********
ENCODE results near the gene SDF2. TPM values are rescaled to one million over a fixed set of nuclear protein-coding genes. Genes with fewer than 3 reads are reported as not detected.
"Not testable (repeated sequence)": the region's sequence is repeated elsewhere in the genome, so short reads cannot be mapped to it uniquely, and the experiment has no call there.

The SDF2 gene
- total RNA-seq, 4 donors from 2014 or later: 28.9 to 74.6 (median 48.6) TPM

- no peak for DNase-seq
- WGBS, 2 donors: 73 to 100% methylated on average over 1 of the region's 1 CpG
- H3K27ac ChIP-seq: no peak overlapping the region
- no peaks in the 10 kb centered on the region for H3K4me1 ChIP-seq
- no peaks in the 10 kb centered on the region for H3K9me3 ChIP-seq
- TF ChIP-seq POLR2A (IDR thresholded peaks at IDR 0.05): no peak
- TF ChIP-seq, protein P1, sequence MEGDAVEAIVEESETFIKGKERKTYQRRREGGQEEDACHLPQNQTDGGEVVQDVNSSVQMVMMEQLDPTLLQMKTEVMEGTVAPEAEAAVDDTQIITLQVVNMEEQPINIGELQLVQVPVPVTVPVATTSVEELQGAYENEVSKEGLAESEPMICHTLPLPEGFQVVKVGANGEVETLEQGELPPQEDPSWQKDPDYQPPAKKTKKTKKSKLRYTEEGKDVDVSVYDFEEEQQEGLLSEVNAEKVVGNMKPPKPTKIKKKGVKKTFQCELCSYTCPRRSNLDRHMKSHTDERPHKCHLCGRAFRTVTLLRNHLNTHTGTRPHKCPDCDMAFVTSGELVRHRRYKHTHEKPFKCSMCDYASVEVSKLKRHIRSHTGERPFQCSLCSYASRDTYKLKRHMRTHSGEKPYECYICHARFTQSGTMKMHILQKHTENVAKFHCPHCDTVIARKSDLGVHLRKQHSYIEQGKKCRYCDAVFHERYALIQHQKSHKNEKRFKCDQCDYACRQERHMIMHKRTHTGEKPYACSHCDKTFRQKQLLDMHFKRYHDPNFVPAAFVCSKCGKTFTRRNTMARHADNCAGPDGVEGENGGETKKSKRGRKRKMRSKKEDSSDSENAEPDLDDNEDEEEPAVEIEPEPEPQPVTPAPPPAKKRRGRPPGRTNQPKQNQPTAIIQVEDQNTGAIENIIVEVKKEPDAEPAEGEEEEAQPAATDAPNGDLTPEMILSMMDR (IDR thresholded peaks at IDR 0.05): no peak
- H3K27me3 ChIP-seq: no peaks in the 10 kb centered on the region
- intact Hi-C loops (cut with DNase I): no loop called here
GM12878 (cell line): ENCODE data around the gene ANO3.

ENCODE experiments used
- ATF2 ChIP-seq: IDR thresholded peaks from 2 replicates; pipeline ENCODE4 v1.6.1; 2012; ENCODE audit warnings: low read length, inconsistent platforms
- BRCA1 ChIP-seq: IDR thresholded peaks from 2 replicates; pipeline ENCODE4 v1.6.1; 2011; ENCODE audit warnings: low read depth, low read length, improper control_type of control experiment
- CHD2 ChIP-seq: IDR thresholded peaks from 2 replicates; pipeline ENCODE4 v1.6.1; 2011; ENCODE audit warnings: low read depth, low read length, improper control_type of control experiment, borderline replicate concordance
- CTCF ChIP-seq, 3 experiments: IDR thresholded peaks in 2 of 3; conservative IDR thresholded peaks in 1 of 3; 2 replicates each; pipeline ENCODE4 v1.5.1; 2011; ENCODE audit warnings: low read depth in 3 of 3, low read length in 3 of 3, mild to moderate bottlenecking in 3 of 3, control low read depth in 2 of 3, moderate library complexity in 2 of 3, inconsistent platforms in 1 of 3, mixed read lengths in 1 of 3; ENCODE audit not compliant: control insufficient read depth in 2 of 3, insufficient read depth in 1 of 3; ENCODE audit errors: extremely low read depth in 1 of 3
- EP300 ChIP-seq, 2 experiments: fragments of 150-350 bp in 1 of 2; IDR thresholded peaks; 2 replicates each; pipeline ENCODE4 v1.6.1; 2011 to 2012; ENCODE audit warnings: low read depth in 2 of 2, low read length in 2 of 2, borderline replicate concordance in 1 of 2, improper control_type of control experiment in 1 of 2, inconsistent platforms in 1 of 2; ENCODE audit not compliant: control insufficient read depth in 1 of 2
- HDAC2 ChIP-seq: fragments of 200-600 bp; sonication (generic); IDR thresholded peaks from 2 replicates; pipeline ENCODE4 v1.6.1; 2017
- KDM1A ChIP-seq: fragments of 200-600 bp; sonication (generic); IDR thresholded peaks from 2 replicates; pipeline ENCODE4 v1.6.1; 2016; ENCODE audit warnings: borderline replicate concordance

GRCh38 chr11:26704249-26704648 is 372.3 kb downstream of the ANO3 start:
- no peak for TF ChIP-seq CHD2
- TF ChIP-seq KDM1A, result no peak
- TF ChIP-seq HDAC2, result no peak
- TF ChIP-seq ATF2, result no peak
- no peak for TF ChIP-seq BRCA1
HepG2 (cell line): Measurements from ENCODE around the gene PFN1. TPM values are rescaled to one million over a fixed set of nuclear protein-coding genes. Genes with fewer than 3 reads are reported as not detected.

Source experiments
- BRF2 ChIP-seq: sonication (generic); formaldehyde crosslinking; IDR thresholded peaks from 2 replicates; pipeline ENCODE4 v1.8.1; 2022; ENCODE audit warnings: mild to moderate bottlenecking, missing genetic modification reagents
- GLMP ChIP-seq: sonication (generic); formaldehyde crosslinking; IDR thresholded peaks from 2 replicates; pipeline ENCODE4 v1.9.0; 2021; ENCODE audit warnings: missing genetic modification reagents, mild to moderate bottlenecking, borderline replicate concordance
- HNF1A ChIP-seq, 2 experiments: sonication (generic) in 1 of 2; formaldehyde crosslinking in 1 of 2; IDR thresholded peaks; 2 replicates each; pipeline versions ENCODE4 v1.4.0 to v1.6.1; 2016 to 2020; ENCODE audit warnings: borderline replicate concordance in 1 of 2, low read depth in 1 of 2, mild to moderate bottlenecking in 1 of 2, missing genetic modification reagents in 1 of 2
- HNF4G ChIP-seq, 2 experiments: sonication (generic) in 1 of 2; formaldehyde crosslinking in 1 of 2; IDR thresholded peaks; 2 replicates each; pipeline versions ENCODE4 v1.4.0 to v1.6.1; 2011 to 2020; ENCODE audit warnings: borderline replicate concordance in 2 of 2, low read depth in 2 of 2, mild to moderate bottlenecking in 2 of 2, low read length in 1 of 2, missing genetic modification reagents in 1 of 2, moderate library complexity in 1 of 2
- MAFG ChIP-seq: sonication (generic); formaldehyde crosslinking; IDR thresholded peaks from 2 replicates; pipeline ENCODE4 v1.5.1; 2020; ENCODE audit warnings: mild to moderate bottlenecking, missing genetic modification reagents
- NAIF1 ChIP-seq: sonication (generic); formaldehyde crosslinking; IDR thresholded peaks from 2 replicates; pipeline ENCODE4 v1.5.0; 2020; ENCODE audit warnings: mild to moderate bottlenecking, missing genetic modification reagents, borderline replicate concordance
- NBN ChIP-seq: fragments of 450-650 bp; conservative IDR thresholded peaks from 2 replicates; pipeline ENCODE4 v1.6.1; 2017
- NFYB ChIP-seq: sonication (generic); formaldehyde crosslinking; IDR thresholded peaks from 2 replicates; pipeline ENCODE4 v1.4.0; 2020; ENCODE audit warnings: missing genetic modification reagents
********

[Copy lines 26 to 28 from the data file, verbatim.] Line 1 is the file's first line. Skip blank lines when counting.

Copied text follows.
- TF ChIP-seq HDAC2, result no peak
- TF ChIP-seq ATF2, result no peak
- no peak for TF ChIP-seq BRCA1